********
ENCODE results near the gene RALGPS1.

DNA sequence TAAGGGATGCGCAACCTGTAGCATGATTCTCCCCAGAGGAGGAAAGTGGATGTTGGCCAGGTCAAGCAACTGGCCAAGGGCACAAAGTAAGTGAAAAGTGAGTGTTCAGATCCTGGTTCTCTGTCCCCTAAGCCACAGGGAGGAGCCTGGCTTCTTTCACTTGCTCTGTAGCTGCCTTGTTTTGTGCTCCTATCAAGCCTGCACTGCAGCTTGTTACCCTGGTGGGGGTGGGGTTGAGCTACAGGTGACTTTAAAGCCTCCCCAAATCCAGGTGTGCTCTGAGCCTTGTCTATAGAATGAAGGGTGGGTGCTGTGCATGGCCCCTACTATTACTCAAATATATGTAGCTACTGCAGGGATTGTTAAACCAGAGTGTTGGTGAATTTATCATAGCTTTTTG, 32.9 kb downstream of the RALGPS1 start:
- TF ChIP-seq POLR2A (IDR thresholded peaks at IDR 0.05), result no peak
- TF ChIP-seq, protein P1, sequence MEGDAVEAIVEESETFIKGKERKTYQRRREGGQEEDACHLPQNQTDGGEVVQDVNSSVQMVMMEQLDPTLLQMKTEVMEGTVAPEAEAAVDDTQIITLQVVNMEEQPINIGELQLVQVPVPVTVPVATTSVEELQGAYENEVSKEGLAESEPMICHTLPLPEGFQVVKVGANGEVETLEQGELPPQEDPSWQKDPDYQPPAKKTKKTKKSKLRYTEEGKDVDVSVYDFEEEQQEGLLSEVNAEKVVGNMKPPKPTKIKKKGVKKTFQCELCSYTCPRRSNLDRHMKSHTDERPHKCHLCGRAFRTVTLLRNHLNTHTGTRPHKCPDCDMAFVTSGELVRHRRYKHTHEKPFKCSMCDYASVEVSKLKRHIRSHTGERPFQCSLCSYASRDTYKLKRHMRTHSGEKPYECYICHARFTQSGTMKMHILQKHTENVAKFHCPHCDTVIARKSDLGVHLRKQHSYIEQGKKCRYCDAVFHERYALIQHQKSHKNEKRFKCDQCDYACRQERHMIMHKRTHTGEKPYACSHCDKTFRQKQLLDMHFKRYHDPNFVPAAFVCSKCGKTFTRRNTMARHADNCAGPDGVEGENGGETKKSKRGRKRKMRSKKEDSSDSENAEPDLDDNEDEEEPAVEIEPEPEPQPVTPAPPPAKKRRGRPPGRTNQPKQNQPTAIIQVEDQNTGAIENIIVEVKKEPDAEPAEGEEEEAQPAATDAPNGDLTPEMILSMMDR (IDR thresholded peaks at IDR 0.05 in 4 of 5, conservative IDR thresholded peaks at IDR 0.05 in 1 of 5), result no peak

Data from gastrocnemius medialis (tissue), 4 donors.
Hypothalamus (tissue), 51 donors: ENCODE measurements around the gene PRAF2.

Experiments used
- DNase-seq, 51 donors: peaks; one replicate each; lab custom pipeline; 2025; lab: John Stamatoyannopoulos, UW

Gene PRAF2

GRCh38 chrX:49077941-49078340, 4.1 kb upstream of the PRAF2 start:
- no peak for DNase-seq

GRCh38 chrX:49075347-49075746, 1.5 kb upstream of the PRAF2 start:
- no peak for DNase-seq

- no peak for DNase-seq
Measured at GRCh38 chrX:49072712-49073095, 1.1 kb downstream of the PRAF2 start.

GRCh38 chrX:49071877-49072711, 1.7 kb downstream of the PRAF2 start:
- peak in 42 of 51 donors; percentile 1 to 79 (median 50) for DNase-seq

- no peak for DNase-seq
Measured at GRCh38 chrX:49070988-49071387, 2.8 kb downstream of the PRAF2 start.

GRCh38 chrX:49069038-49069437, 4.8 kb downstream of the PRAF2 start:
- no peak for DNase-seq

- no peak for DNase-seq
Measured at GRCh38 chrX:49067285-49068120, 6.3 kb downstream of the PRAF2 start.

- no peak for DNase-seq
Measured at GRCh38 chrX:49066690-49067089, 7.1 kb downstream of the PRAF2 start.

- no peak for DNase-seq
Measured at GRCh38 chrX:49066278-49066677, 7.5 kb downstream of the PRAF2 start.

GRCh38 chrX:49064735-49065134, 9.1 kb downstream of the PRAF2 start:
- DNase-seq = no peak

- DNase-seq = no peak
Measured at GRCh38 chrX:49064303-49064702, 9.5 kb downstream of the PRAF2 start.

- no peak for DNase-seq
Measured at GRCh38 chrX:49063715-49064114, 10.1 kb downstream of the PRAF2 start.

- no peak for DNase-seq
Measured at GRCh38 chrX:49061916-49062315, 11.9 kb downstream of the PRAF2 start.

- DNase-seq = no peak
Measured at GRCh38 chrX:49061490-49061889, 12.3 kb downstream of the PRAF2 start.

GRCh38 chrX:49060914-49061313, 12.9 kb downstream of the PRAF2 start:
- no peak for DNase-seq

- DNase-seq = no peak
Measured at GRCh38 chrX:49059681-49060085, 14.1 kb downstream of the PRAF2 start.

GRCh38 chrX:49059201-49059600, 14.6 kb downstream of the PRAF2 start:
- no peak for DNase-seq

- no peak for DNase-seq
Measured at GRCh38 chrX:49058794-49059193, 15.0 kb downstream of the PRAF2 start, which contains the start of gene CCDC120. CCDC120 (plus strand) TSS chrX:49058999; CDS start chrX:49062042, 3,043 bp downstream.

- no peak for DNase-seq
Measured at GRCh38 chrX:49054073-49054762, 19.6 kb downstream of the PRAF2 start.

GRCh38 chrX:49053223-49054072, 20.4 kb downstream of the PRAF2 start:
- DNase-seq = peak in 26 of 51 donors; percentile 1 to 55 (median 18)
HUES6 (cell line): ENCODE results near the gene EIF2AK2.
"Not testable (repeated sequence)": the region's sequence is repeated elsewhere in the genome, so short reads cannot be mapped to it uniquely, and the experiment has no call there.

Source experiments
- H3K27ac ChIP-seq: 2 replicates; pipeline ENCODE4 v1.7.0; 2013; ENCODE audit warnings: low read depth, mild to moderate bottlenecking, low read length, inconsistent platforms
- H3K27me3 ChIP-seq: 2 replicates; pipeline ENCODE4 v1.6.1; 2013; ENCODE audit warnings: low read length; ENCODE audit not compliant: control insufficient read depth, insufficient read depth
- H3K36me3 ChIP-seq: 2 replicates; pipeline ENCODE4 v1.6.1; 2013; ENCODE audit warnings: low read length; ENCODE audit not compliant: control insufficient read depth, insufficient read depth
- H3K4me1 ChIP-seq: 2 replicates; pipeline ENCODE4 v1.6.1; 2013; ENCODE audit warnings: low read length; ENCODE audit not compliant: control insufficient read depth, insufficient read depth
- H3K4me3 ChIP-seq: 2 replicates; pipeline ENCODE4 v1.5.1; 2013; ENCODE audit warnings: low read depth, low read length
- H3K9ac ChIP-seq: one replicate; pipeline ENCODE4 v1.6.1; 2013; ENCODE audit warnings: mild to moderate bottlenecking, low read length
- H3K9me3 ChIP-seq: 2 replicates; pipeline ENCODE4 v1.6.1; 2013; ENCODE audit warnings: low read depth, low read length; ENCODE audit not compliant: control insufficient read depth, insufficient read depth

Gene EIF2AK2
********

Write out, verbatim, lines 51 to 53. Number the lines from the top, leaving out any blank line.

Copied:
"Not testable (repeated sequence)": the region's sequence is repeated elsewhere in the genome, so short reads cannot be mapped to it uniquely, and the experiment has no call there.

Source experiments
- H3K27ac ChIP-seq: 2 replicates; pipeline ENCODE4 v1.7.0; 2013; ENCODE audit warnings: low read depth, mild to moderate bottlenecking, low read length, inconsistent platforms